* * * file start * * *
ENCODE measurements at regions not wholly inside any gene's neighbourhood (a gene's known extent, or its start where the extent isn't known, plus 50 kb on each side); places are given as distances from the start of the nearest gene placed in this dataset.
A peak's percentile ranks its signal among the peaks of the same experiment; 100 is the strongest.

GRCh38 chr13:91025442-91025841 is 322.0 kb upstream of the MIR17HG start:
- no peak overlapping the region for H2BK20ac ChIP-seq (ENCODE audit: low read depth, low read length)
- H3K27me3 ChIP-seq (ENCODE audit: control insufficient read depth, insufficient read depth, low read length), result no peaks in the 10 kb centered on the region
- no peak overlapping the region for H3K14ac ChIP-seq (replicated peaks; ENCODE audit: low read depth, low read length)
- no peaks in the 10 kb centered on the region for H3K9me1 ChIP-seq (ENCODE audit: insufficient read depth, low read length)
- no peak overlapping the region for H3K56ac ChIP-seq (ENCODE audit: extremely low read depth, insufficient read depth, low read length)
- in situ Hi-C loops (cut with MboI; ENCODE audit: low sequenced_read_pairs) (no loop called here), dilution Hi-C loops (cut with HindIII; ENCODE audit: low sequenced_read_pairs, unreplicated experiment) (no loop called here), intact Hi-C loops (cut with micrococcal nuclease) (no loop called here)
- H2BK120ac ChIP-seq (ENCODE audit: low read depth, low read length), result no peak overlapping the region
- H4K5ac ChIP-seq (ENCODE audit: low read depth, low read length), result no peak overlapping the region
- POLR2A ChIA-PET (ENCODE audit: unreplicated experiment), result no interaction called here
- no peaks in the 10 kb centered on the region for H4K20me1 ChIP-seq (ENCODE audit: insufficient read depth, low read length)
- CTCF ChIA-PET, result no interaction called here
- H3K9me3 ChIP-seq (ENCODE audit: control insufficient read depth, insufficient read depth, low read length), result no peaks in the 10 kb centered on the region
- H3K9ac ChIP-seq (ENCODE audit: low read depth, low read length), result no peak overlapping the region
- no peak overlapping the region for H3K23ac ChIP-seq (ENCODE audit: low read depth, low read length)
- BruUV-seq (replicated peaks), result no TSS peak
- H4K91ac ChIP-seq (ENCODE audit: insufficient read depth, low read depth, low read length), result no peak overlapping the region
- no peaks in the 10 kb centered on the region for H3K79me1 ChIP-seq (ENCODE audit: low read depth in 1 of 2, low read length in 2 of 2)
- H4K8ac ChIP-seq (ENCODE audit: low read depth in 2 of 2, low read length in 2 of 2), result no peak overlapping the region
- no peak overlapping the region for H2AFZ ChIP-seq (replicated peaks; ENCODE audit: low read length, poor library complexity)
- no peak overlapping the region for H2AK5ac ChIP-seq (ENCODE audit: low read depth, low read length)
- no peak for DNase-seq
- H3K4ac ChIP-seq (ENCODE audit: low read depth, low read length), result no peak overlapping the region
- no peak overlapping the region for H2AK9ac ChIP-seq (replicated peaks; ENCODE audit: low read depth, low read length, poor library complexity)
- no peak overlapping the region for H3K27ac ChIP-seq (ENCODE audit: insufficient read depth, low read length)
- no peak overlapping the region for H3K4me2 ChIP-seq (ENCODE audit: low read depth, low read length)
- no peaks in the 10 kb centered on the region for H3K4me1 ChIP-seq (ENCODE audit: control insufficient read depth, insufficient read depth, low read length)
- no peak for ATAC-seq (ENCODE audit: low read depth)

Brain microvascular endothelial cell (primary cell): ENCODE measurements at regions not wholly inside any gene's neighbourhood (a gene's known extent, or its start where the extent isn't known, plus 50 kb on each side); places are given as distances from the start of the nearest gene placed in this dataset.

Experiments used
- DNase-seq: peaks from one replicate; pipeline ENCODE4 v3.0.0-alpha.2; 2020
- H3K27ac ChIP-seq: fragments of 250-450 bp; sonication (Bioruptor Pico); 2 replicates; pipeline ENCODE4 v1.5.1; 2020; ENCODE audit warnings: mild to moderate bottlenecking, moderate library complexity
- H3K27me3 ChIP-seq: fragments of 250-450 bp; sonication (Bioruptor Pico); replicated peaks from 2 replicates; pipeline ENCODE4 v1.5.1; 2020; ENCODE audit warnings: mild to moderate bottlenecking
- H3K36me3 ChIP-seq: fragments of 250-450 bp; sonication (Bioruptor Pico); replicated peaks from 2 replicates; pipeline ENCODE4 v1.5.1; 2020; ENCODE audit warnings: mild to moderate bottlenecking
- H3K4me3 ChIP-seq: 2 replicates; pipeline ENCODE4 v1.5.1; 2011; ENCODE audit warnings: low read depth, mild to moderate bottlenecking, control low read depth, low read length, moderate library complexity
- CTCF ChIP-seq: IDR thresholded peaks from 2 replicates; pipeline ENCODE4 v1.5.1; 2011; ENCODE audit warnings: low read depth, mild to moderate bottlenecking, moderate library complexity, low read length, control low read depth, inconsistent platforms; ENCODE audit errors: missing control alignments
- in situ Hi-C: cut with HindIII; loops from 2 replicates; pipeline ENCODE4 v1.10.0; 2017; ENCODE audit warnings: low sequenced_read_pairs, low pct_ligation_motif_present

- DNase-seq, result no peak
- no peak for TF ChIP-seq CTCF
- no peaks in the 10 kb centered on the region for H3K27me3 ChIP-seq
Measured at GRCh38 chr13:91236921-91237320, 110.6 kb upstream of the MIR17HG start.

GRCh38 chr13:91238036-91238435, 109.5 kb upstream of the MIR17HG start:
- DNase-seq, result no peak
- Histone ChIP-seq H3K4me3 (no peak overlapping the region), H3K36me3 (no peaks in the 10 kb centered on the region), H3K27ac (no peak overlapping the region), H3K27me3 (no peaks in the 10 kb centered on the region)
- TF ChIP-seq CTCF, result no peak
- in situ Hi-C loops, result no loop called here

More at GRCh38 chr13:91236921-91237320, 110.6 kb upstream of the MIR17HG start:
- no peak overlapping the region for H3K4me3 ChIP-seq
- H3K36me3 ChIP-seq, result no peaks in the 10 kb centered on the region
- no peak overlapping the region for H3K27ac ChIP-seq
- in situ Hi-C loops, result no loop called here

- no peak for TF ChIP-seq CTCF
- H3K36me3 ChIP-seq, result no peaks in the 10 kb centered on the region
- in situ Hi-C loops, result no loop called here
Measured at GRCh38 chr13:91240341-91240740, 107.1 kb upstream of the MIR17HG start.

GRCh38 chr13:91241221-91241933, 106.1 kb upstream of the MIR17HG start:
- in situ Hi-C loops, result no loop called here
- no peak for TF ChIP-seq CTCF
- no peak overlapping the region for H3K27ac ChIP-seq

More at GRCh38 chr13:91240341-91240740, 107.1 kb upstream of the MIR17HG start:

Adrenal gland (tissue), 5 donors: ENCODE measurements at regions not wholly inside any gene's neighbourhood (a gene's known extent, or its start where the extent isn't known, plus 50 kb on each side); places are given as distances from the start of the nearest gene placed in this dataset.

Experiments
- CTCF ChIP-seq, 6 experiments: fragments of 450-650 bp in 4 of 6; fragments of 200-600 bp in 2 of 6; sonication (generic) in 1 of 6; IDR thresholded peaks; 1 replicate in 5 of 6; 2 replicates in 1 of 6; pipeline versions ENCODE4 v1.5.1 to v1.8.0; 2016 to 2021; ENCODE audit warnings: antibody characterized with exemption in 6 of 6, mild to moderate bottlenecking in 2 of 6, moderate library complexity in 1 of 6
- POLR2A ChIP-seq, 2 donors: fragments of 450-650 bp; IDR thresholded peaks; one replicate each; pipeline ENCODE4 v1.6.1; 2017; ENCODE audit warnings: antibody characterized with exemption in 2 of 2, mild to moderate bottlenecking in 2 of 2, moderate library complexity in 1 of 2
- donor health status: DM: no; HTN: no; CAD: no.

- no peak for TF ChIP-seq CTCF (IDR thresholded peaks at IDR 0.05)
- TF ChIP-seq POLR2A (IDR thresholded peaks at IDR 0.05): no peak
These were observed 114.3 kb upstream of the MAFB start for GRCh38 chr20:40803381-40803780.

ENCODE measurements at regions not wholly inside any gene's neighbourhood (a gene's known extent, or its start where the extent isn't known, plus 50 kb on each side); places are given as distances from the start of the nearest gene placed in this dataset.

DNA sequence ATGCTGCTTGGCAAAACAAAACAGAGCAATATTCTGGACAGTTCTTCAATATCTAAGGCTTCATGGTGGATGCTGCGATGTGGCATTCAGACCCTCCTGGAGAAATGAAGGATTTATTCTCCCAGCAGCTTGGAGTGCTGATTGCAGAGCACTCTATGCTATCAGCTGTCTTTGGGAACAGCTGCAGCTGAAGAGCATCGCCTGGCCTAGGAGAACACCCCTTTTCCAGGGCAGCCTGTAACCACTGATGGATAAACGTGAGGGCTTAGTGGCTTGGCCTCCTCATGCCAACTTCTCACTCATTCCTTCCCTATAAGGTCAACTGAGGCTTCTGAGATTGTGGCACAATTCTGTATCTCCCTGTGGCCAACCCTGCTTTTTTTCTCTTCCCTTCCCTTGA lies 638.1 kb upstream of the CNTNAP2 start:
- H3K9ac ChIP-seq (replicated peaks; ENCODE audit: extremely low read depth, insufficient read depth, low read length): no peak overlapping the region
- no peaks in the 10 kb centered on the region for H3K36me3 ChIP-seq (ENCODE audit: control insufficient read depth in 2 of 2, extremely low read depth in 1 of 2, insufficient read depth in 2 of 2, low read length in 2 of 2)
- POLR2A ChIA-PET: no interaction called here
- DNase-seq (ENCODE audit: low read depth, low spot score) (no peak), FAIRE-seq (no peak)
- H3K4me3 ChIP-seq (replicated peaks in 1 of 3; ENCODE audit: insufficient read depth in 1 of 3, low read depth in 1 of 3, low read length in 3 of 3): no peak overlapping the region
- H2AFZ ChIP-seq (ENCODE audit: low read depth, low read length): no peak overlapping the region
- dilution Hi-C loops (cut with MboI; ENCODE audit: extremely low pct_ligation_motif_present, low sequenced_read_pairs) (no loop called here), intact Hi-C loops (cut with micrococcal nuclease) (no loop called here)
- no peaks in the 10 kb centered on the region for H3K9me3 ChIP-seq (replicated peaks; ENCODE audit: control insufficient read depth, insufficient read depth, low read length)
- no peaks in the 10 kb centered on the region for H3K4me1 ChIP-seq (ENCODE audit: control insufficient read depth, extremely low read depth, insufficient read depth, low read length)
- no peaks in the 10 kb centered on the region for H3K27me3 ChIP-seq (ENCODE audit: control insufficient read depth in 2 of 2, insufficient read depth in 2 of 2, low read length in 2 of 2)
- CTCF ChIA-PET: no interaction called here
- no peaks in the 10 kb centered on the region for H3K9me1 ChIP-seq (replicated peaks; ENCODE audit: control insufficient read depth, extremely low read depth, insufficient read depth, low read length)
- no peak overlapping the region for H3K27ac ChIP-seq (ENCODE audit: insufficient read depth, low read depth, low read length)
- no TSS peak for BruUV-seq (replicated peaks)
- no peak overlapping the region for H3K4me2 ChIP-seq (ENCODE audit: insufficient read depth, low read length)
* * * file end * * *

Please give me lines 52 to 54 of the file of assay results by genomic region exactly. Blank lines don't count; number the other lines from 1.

- no peak overlapping the region for H3K27ac ChIP-seq
- in situ Hi-C loops, result no loop called here

- no peak for TF ChIP-seq CTCF